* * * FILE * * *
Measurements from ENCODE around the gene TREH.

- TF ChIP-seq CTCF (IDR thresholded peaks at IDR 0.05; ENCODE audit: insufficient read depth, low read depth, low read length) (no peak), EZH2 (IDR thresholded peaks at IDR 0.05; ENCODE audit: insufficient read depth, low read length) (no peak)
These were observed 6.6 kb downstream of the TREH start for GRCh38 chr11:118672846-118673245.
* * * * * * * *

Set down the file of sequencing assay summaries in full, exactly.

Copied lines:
Measurements from ENCODE around the gene TREH.

- TF ChIP-seq CTCF (IDR thresholded peaks at IDR 0.05; ENCODE audit: insufficient read depth, low read depth, low read length) (no peak), EZH2 (IDR thresholded peaks at IDR 0.05; ENCODE audit: insufficient read depth, low read length) (no peak)
These were observed 6.6 kb downstream of the TREH start for GRCh38 chr11:118672846-118673245.